Pancreatic cyst is a general term referring to a fluid-filled
tumor in the pancreas. Most often the term is used to refer to a
specific type of pancreatic cyst—called an intraductal papillary
mucinous neoplasm, or IPMN. IPMNs are important because they have
the potential to progress to cancer.
IPMNs can form in the main pancreatic duct, the branch ducts, or both.
Those that form in the main duct are highly likely to contain either
high-grade dysplasia (advanced precancer) or invasive cancer. Thus, it
is crucial to detect IPMNs as early as possible and to evaluate them
carefully for the presence of precancerous or cancerous cells. This
allows the opportunity to intervene before a tough-to-treat pancreatic
Lankenau Medical Center is home to a team of physicians dedicated to
detection, evaluation, and management of pancreatic cysts. Our team uses
the most advanced tools available and is guided by the best-available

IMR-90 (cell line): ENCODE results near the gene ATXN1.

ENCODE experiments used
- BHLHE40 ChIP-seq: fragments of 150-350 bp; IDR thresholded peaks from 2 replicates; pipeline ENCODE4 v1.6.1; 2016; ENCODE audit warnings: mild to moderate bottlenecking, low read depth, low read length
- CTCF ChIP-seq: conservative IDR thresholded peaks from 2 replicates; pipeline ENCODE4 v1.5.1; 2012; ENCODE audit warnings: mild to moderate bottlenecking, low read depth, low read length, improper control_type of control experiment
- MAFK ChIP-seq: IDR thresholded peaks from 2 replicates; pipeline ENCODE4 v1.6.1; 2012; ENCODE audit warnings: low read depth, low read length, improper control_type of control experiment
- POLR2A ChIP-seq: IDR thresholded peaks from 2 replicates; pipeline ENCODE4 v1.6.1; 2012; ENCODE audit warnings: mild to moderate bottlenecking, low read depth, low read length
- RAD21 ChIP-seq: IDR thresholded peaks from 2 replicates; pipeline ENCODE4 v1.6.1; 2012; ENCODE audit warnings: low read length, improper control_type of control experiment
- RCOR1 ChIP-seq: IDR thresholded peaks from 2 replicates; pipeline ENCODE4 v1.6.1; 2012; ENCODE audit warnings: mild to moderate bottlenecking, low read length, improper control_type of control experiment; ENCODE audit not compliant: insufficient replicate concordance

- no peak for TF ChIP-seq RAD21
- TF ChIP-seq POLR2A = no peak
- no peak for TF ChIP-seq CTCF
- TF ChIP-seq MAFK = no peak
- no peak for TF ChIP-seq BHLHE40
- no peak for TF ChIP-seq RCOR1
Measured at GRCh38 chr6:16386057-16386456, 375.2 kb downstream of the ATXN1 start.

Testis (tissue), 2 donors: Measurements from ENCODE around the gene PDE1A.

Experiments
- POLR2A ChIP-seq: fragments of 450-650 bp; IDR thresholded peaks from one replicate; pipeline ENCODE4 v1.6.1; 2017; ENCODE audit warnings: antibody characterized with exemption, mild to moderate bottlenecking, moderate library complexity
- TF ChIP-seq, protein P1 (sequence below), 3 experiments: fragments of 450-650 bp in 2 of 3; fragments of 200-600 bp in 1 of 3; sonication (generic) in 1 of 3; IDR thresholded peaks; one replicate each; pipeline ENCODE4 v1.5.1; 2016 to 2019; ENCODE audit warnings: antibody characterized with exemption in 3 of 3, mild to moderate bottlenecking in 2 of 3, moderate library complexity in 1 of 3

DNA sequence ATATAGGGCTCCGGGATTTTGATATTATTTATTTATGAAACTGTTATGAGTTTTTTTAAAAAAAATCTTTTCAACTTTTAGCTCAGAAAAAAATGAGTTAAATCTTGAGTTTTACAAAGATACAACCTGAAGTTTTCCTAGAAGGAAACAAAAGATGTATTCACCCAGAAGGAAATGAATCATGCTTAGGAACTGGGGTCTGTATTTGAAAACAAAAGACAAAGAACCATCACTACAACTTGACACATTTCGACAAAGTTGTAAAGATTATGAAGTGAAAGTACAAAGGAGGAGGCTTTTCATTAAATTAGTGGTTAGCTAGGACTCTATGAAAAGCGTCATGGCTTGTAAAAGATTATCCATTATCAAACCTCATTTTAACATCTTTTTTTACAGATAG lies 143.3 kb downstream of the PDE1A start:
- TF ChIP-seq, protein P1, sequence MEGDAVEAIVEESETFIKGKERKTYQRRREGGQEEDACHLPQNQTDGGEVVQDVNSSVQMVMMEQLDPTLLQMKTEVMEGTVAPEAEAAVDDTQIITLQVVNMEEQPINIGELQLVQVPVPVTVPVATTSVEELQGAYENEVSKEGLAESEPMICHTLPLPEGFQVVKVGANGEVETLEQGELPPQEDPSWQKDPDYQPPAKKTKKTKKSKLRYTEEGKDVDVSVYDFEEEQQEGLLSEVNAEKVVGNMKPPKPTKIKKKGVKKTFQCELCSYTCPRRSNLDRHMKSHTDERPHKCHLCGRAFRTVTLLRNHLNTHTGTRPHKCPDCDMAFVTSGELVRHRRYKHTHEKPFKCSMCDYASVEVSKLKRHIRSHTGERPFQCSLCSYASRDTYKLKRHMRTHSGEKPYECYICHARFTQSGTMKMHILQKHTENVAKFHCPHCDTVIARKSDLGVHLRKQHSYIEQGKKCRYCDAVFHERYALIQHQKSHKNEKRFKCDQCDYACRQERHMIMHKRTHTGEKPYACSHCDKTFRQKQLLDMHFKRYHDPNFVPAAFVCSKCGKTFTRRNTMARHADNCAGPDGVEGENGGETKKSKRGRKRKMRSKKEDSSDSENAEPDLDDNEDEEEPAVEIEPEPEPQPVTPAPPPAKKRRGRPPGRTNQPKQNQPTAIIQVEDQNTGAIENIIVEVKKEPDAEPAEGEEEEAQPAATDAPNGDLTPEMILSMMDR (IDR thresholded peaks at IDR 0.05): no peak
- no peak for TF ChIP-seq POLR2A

science. This is an emerging and critically important topic in the realm
of pancreatic cancer, and our specialists are closely following the
science and applying it in practice.
IPMNs often are initially detected as a cystic lesion on an abdominal CT
or MRI scan performed for an unrelated reason or to evaluate abdominal
pain. A formal evaluation of the cyst is then performed, which typically
includes a repeat (dedicated) CT or MRI evaluation and endoscopic
ultrasound. During the endoscopic procedure, cyst fluid is extracted
with a tiny needle and then analyzed for the presence of precancerous or
cancerous cells and other characteristics. Results from the fluid
analysis are used to guide decisions about whether to closely monitor
the cyst or remove it.
The treatment for pancreatic cysts can be either endoscopic or surgical
depending on whether the cyst is benign or malignant.
For more information, call 1.866.CALL.MLH.